BrightHaus Digital Marketing Agency

Going Mobile in a Mobile-Based Internet World

April 16, 2018

The number of mobile users seems to be growing in leaps and bounds since the smart phone’s introduction on the tech scene. Unfortunately, for some website owners this is cause for revamping and a change in marketing strategy. To improve traffic, and revenue, it’s more important now than ever before to make your website mobile-friendly. Sites that don’t load properly on mobile devices, such as smart phones and tablets, tend to be overlooked in exchange for more favorable sites.

Search engines, like Google, have gotten behind this smart-phone-friendly website strategy, even going so far as to make mobile search indexes for users on their phones. These sites are designed to be accessed from anywhere, whether a user is at home or on the go, and load quickly and efficiently on the small screens of their devices.

Are you considering to get more involved with the smart-phone-friendly website movement but unsure how to proceed? For the most part, websites around the globe have already, or are in the process of revamping to become mobile-friendly. If you’ve yet to jump on this bandwagon, however, here are some tips on ways to get involved.


Keep Things Inclusive

One of the ways that many site owners are entering the mobile game is by creating a secondary website for mobile users only. This may seem like a good idea in theory, as it removes the need to change your entire website to fit small screens and other mobile-only defining factors. However, when you create a secondary website, you take away traffic from your original site. This means that when it comes time for Google to examine and rank your site among its peer websites, it may not do as well as a site which has combined all of its traffic in one area.

In terms of revenue derived by your traffic, yes, you will still be collecting the same number of customers, the same amount of sales and the same number of visitors to your information. But these numbers won’t be seen the same way by Google. It’s also important to consider the fact that many site owners who have two separate pages for mobile and desktop users don’t always include all of the same information in both sites. Mobile sites sometimes shave down information to make pages smaller, easier to read, and more attractive to look at. This means that your users, and Google searchbots, aren’t seeing all you have to offer when scanning a mobile site vs. a desktop centric site.


Be Flexible in Images and Content

The key to a successful mobile-friendly website is to be flexible with content and images. Your website needs to be responsive to the type of device being used to view it. This means that the size and style of text, images, and other content can change depending on the way the user is viewing it. Websites which aren’t flexible in this way could find users complaining of choppy text, images which don’t load properly, or are only partially visible, among other issues.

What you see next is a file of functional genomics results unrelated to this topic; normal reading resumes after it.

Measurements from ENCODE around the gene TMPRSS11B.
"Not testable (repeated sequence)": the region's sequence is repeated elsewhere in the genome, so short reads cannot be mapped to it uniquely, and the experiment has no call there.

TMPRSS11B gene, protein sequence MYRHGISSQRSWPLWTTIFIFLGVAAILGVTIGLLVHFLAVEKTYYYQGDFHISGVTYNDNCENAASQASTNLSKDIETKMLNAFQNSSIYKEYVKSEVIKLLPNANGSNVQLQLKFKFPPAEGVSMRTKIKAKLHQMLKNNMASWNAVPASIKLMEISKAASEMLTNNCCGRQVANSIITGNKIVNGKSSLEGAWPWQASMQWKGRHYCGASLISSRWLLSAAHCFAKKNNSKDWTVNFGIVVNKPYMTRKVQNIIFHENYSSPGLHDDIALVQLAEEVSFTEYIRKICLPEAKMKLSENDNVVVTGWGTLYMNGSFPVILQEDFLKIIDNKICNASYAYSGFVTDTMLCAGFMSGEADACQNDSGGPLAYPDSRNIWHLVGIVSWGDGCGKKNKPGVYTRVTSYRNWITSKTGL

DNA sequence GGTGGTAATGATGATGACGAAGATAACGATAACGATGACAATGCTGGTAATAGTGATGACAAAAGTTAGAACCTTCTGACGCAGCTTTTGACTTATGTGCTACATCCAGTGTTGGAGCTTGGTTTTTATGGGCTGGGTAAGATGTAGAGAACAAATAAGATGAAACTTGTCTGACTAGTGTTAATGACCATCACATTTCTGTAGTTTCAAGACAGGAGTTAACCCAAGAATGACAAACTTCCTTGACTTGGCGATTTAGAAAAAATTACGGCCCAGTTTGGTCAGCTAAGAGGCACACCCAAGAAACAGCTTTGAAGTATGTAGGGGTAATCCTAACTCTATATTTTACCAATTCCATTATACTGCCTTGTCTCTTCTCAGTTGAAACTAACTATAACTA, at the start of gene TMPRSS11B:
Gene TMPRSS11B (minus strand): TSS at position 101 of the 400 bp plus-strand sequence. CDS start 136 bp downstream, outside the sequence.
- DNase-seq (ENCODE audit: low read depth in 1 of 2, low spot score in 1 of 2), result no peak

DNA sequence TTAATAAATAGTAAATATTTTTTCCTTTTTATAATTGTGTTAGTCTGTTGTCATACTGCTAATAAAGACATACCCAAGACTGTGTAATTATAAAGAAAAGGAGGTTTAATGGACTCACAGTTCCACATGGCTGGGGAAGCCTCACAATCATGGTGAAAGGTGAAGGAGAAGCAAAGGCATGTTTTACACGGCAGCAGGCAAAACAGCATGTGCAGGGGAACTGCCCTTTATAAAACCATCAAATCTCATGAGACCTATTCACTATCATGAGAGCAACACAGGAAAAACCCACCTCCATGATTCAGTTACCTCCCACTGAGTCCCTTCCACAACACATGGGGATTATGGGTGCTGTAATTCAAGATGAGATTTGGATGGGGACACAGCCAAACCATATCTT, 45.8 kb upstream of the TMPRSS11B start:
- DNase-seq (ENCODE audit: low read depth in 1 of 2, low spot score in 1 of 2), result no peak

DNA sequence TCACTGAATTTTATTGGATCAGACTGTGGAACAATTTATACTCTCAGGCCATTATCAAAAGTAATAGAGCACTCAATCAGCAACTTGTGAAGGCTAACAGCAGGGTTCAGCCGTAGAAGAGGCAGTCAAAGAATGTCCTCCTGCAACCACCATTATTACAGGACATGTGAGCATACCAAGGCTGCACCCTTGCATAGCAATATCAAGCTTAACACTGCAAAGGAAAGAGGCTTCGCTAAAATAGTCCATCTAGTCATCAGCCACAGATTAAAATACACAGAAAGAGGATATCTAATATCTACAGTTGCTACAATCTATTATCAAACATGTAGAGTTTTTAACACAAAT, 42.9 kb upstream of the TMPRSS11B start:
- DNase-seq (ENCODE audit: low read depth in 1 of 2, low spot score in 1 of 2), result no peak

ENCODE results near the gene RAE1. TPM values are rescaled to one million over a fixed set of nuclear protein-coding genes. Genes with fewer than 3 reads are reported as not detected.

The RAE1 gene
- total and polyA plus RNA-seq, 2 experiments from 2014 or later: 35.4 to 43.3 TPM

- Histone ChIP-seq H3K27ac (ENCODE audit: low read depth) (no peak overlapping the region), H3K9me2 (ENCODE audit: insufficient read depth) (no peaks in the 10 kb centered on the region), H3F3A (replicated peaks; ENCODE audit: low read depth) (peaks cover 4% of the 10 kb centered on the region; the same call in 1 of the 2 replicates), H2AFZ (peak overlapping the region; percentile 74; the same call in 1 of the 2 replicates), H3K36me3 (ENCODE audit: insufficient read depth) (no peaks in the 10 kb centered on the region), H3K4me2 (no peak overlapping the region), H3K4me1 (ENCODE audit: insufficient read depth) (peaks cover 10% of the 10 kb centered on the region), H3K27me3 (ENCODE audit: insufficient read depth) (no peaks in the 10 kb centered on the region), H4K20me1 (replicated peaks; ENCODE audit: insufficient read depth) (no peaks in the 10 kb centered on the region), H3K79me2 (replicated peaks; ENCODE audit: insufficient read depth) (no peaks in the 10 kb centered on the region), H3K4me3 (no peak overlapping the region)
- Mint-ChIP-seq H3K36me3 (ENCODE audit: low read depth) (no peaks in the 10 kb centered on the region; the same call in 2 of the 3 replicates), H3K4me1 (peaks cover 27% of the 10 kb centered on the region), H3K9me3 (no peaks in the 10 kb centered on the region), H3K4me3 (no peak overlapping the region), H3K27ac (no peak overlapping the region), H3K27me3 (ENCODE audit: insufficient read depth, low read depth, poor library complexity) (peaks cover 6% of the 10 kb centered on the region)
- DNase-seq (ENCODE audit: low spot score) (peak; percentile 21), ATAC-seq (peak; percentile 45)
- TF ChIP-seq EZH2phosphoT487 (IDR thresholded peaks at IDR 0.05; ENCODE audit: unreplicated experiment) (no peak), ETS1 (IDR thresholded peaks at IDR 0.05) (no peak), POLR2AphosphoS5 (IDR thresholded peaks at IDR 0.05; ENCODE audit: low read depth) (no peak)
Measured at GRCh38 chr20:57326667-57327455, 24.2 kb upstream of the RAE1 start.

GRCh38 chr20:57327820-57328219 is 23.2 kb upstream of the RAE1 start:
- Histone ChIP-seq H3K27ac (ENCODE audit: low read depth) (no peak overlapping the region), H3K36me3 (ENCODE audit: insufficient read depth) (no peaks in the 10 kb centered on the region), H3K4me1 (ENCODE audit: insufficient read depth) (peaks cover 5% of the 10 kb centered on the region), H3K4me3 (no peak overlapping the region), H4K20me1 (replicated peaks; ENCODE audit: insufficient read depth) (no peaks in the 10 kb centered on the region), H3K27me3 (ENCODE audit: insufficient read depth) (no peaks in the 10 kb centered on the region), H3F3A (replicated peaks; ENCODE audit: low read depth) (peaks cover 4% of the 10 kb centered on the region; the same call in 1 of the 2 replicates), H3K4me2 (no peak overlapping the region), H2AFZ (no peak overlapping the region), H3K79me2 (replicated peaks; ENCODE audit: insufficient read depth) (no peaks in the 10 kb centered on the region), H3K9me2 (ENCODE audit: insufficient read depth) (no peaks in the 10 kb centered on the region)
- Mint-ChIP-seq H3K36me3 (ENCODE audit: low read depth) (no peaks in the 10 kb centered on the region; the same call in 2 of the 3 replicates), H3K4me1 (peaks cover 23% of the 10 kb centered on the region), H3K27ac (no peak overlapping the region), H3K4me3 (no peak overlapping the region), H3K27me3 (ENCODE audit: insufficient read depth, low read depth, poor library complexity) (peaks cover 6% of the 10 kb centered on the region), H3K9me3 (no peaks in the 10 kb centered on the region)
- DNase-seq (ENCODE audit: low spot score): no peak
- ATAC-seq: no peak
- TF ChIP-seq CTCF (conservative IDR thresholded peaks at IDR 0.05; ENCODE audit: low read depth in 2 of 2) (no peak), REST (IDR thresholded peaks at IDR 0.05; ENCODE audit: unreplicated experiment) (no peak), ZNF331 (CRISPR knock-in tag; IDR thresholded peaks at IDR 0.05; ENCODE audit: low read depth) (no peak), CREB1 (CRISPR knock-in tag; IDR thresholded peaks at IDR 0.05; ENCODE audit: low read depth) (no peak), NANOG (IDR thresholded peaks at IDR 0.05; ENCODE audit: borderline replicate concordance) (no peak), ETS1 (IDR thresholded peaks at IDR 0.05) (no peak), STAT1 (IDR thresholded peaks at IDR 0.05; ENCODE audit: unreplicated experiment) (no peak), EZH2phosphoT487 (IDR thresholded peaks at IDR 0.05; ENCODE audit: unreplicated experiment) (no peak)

Size Matters for Mobile Users

When designing the layout for mobile-friendly pages, one of the mistakes designers make is to minimize everything. Sure, it fits better on the screen, but what you might be forgetting is that by making things smaller, you make them more difficult to see, especially on a screen which is already very small. For those who have vision impairment, tiny font is a nightmare, and it only makes viewing your site that much more difficult if the user must zoom in and then zoom back out every time they want to read a page.

User polls have found that website browsers find it annoying when they must zoom in and move the page over, and over, and over, to read the entirety of a paragraph. Information should be large enough to see, while still being able to neatly fit on the page without the need to scroll continuously to the sides to finish a sentence.


Consider YouTube for Videos

You can choose to use your own video embedding to deliver a video to site visitors, but be sure to factor in the way it will change when viewed from different devices and screen sizes. YouTube is a good way to share your videos because it’s already formatted to change size based on the user’s device and screen setup. This means less work for you. If you’re up for the challenge, however, it can be beneficial to use your own video embedding, just be diligent in how responsive it is to your user’s device.


Don’t Disable Buttons

One of the ways that desktop-based websites keep users from submitting multiple submissions on forms and other information gathering tools is by disabling the submit button one it’s been clicked once. This is a good tactic for computers with a solid connection, but not so much for mobile users. Mobile devices, such as tablets, phones, and even some laptops working through WiFi, may suffer from disconnection to servers from time to time. This makes it difficult and frustrating when trying to click a submit button. If disconnection occurs after the first click, a website with disabled buttons makes it impossible for the information to go through. Thus, forcing the user to complete and resubmit the form again.

Mobile-friendly browsing has become a more prominent feature to provide a better user experience. With the new guidelines and indexes being launched by Google, it’s a good time to start mobile-friendly revamping, if you haven’t already.